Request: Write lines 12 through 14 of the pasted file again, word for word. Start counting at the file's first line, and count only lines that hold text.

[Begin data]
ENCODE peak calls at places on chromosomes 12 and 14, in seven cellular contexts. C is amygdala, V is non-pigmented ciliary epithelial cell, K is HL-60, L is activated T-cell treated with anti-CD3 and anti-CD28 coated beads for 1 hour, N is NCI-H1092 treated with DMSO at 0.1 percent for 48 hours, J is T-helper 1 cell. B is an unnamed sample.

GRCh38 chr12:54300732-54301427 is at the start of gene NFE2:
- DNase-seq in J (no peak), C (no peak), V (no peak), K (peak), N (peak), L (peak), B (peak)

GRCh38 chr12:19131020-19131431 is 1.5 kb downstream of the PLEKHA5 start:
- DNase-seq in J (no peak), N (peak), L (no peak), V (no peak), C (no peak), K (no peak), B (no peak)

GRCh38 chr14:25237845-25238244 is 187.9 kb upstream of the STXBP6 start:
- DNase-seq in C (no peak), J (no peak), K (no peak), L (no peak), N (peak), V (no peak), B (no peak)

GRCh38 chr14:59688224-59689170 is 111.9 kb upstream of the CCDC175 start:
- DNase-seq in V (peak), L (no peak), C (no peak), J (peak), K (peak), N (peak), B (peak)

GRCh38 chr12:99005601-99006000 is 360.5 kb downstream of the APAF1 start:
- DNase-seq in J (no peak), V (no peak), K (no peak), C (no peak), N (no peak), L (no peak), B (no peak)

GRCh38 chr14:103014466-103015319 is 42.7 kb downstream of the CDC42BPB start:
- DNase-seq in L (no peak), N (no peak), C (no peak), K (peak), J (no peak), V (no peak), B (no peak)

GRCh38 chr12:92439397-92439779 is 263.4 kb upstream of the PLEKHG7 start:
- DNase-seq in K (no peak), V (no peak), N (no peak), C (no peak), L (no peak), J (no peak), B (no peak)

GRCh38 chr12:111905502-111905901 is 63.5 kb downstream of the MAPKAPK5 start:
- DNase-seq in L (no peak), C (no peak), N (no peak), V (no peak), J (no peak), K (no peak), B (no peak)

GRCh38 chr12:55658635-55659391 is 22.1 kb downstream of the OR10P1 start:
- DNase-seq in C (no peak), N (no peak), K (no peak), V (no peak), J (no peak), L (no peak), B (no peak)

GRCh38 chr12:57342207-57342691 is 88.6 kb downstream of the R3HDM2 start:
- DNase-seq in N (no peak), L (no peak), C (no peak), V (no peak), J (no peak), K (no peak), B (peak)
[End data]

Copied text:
GRCh38 chr14:103014466-103015319 is 42.7 kb downstream of the CDC42BPB start:
- DNase-seq in L (no peak), N (no peak), C (no peak), K (peak), J (no peak), V (no peak), B (no peak)

GRCh38 chr12:92439397-92439779 is 263.4 kb upstream of the PLEKHG7 start: